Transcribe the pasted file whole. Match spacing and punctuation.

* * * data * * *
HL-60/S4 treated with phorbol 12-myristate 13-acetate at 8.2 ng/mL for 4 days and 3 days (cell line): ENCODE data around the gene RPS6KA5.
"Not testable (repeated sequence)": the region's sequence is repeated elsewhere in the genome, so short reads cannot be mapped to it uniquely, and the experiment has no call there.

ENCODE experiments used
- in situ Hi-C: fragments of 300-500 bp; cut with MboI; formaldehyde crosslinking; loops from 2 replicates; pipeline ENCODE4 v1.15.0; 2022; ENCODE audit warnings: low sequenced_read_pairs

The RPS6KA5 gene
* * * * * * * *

HL-60/S4 treated with phorbol 12-myristate 13-acetate at 8.2 ng/mL for 4 days and 3 days (cell line): ENCODE data around the gene RPS6KA5.
"Not testable (repeated sequence)": the region's sequence is repeated elsewhere in the genome, so short reads cannot be mapped to it uniquely, and the experiment has no call there.

ENCODE experiments used
- in situ Hi-C: fragments of 300-500 bp; cut with MboI; formaldehyde crosslinking; loops from 2 replicates; pipeline ENCODE4 v1.15.0; 2022; ENCODE audit warnings: low sequenced_read_pairs

The RPS6KA5 gene